• T – Take adequate supplies of food, water, navigation and first aid equipment.
    I have a enough food for 4 days with 2 days worth in the day-pack. I also got a paper map in case my GPS runs dry and a proper first-aid kit.
  • R – Register your planned route and tell friends and family when you expect to return.
    Yesterday evening, I briefed Anna about the planned trip, the route and possible deviations.
  • E – Emergency beacon (PLB’s) 
    I own an inReach SE which not only serves as an emergency beacon but also as a two-way communication device. You can follow my progress from 6pm tonight at or on the Geocaching Melbourne facebook page
  • K – Keep to your planned route and follow the map and walking trails.
    Although I don’t have any intention of doing so, I have the option to let Anna know I changed plans. The iridium satellite network has 100% global coverage.

Although all of this sounds pretty scary, leaving the beaten path in the suburbs for the true gems of geocaching, can be one of the most rewarding things. Thanks Ian for the pictures and all the best recovery wishes for Sylvia.

See you on the trail

Logging Etiquette

Geocache hiders sometimes go through a great deal of planning to place their caches. As a result, they'd like to hear your feedback on whether you liked or disliked any aspect of the hide, or if you feel that some cache maintenance is required. Single word, acronym, or emoticon logs may be easier when you have a lot of caches to log, but it doesn't tell the hider or other finders anything about your adventure (or lack thereof) in finding the cache. Please keep this in mind when entering your log.

(Fell free to add this text to one of your own caches)


You may or may not have stumbled upon this text in one of the cache-descriptions. Now what does this want to tell you? Cache Owners (COs) are placing caches in their own time at their own cost. Nobody gets paid for this … unfortunately the amount of professional geocachers is fairly limited and almost all of them are retired.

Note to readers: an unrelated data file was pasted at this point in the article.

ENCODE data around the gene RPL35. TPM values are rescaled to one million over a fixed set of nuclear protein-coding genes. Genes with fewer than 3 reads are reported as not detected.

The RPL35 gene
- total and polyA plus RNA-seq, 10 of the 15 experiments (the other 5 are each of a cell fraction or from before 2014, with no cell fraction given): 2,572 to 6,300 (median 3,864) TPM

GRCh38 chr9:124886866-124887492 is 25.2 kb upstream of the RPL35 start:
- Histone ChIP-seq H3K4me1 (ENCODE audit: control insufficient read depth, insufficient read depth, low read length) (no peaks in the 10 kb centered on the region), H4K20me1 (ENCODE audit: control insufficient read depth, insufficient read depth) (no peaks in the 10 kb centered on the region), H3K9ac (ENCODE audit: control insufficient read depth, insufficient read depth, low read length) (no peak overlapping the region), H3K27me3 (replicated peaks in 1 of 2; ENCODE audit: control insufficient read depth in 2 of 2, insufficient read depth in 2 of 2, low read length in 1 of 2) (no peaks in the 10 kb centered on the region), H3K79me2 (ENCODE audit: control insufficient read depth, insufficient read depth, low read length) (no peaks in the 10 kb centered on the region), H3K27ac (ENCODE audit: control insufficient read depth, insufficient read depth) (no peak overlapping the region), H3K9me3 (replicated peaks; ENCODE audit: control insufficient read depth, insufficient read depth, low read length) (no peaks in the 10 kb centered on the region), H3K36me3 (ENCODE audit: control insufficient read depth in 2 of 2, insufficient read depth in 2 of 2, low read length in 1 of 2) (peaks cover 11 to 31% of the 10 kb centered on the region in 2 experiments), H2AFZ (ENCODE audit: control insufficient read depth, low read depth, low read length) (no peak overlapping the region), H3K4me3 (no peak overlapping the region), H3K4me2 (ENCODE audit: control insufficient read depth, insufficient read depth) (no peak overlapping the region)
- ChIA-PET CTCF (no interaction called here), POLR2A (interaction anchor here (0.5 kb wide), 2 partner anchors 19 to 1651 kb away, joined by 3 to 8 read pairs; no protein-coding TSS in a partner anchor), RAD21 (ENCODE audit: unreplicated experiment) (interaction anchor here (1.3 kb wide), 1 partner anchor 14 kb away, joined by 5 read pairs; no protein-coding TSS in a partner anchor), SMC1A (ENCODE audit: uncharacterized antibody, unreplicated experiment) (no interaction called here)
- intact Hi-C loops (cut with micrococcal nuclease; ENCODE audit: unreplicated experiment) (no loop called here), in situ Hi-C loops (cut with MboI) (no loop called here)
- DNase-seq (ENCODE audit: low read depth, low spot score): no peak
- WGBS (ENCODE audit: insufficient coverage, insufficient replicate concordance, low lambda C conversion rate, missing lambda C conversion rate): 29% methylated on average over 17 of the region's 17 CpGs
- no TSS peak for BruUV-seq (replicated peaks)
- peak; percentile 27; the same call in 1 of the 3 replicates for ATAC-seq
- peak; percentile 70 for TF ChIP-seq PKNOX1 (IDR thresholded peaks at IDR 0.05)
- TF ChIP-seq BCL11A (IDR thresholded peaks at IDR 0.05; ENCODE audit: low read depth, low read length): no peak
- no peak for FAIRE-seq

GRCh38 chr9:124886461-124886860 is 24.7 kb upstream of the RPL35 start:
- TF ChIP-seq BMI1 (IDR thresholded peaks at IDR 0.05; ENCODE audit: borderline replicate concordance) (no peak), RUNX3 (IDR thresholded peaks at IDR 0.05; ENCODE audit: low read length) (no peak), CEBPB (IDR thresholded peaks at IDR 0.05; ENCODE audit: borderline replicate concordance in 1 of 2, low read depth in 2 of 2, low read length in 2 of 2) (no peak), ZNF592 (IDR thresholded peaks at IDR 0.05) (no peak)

So the only real rewarding currency for COs are your logs. Yes there are favourite points as well but not everyone uses them.

So next time you find a cache which you really enjoyed, have the courtesy to reward  your cache owner with a nice log. This will encourage them to place more caches like this and other cachers can read from your log that this will be most likely an enjoyable experience. On the other hand you can pick a good cache just by looking at the length of the logs. If they are mostly short, single words or abbreviations like TFTC, it’s probably not a memorable cache. If you see one lengthy story after the other, it’s worth to have a closer look.

To give you an idea which is good and which is not, have a browse through the  points below. By all means – there are not many rules about writing a log and we marked them with a *. Also nobody forces you to write a long and nice log. If you don’t feel like it because maybe the cache wasn’t that good, don’t do it.

  • Keep it family friendly and avoid foul language*
  • Avoid spoilers*
  • Write what you liked about this cache.
  • Write what you didn’t liked about this cache and why.
  • Tell about your hunt or why you went after this cache.
  • If something funny or interesting but caching-unrelated happened along the way, write about it.
  • Do not copy and paste logs or big parts of them. This is considered to be bad etiquette since good logs implies individual logs.
  • The names of all your caching mates and the current weather aren’t that interesting – you’d be surprised how often this is a “log-filler”. The same thing goes for a bunch of abbreviations.
  • and most of all: Try to go after caches where you actually want to write a log in the first place. That makes writing them much easier.

If you need some more inspiration, read through Archie B1 & B2’s winning log of the 2014 Victorian Caching Awards on The Terrible Hollow. He had to put it into two logs and it is very a funny read … although he didn’t even find the cache! That said most of his logs are very entertaining.